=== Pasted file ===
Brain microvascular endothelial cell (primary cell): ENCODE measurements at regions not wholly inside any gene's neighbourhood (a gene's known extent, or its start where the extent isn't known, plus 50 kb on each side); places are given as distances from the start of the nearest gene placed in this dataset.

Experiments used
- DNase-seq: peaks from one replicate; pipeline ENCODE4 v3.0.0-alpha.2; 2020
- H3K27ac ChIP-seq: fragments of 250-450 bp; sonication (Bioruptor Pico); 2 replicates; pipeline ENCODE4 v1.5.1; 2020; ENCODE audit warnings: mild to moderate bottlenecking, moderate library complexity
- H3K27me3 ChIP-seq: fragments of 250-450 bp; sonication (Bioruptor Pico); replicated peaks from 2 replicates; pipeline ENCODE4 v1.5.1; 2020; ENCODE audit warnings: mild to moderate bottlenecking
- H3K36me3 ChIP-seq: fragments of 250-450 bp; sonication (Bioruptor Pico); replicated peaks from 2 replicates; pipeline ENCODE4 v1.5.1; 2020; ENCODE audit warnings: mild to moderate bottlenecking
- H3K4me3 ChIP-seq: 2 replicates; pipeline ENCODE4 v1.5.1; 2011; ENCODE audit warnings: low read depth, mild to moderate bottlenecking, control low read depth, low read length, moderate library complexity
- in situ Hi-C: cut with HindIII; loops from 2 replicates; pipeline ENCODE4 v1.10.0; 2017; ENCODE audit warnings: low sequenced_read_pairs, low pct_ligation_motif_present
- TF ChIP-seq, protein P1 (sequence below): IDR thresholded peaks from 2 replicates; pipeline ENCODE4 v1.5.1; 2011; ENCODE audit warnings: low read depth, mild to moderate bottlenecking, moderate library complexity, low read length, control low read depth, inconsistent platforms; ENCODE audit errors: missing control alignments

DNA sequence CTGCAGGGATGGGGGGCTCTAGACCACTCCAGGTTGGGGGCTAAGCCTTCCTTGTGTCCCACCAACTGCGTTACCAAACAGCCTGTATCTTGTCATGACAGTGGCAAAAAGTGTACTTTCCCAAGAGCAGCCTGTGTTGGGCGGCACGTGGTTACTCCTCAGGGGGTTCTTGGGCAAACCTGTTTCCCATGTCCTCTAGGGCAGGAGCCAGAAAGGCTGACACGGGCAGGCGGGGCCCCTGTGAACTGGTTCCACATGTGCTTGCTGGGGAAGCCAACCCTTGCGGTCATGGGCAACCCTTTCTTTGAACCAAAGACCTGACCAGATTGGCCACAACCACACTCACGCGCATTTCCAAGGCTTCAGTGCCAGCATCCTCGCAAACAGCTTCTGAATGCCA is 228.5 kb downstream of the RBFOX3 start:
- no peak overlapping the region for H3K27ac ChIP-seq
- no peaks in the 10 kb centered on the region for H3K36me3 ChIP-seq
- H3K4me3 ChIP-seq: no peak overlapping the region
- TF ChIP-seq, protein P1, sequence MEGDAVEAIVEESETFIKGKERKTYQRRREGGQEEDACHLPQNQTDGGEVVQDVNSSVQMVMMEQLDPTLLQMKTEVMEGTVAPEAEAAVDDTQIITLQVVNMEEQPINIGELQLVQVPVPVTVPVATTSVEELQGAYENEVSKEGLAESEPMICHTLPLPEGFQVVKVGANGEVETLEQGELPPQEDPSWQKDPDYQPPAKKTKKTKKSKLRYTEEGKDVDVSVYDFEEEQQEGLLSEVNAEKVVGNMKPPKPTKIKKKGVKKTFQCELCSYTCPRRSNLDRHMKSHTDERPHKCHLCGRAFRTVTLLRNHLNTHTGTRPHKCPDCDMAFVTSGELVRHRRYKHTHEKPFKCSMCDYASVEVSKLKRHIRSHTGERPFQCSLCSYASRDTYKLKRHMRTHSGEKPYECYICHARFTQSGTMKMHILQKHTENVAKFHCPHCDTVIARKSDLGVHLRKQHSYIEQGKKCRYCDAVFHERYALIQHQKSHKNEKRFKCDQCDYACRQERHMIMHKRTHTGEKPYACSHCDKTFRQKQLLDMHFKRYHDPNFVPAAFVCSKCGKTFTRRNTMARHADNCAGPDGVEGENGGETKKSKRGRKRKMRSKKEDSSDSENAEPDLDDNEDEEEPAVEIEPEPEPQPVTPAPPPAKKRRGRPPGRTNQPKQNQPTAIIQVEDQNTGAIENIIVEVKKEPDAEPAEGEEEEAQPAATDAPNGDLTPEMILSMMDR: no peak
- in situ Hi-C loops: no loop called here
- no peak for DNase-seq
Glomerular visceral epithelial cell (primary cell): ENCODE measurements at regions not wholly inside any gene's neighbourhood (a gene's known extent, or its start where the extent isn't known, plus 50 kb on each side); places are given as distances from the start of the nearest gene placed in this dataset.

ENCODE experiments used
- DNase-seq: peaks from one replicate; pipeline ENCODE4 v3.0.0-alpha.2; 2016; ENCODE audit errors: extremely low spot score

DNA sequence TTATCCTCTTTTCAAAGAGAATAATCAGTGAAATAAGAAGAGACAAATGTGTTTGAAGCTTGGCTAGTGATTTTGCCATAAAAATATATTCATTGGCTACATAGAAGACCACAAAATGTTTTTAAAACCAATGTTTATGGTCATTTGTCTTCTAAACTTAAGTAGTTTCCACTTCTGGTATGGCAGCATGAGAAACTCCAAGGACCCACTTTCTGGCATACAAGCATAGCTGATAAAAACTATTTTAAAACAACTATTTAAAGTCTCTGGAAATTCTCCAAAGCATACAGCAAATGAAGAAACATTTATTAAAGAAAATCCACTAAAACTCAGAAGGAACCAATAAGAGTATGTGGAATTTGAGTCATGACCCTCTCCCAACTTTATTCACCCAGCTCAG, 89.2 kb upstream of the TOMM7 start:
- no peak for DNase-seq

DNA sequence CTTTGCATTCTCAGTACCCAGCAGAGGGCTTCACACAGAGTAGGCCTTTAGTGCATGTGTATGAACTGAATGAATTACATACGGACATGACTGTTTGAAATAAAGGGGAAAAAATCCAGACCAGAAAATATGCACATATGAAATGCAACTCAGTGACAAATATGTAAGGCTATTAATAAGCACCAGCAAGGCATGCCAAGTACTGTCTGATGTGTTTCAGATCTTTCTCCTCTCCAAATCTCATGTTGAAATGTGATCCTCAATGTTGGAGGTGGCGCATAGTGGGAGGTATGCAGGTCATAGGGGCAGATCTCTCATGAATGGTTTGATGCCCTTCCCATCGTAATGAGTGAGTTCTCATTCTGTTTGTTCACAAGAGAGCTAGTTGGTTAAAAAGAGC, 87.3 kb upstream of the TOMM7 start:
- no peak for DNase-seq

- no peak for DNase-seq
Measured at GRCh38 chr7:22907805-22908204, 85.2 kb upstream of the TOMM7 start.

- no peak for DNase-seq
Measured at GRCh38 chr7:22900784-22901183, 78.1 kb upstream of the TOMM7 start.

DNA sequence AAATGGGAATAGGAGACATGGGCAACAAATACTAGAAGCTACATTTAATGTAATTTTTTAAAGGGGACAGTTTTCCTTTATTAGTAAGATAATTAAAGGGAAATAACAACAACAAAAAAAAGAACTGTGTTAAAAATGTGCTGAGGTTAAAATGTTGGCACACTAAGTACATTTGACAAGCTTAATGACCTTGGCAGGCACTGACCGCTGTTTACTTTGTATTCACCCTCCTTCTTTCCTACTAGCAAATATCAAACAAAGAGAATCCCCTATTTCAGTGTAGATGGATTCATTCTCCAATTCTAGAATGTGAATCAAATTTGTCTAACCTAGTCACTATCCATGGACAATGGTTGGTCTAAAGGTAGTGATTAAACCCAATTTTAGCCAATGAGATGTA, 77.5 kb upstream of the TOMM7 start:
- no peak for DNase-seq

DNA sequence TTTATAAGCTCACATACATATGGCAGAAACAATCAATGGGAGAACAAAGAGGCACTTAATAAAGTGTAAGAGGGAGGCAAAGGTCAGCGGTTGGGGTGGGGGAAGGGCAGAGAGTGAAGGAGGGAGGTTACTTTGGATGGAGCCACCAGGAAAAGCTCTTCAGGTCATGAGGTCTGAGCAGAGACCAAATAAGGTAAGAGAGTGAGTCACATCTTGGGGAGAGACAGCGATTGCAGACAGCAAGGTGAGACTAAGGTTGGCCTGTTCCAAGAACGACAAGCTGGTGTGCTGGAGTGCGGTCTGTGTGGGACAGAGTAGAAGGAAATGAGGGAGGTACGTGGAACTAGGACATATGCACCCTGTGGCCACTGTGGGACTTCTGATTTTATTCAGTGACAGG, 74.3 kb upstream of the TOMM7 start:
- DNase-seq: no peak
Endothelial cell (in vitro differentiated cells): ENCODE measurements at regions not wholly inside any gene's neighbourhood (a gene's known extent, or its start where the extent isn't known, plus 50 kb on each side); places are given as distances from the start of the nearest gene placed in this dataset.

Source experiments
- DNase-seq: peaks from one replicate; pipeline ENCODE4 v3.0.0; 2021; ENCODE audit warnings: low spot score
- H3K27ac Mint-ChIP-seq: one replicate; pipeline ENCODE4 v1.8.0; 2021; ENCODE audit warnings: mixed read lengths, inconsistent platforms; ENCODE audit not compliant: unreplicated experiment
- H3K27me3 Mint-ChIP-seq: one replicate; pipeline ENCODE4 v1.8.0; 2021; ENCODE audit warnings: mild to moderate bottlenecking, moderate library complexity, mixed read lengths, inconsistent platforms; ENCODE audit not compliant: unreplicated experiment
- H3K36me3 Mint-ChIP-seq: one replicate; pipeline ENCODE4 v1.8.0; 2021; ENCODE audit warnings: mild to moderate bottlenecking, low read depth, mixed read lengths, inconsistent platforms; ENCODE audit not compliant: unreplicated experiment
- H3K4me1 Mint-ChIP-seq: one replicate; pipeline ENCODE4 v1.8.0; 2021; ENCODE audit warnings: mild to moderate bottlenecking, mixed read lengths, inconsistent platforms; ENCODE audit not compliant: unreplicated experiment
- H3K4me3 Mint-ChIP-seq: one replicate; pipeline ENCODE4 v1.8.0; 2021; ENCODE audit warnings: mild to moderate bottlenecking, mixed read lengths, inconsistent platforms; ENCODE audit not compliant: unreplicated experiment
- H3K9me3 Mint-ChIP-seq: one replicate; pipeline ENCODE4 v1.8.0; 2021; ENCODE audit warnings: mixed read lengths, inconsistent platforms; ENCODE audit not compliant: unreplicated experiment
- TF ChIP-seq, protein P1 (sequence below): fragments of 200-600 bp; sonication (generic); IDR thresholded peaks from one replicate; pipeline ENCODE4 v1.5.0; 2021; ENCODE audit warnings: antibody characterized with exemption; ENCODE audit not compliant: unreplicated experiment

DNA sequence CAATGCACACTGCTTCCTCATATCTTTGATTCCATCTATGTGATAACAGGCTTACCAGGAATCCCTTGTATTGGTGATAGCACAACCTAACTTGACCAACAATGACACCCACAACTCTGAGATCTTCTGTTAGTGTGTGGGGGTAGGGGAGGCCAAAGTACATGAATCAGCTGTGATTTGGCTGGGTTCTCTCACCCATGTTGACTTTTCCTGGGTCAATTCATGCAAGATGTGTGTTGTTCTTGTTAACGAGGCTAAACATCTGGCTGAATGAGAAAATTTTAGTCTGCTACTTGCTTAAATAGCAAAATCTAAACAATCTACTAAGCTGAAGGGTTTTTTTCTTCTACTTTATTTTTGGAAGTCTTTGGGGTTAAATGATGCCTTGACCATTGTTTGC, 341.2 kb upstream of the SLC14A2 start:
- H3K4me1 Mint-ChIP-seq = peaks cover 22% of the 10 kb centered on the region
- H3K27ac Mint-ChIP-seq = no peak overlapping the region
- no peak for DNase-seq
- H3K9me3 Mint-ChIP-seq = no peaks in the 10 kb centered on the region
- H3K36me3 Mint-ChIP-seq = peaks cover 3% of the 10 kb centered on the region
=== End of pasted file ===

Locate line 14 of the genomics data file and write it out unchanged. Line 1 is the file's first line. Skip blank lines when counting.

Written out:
- TF ChIP-seq, protein P1, sequence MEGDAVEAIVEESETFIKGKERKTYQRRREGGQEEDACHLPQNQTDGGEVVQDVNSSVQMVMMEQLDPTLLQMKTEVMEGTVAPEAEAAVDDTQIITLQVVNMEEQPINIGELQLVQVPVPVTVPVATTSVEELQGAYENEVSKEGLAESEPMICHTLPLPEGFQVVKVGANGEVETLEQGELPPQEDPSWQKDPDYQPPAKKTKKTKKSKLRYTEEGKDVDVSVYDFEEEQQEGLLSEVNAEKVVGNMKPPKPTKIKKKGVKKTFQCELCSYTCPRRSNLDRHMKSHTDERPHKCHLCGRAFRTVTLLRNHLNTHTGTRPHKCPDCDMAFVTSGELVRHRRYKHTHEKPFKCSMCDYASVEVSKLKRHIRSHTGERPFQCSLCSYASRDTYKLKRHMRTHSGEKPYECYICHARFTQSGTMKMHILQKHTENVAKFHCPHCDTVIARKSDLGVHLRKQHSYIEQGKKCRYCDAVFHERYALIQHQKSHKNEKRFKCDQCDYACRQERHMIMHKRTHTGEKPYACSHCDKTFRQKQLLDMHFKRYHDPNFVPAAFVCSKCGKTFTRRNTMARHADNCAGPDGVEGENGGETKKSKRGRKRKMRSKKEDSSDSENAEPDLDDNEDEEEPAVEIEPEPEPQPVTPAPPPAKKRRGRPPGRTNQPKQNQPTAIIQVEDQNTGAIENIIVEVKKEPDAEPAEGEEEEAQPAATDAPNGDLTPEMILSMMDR: no peak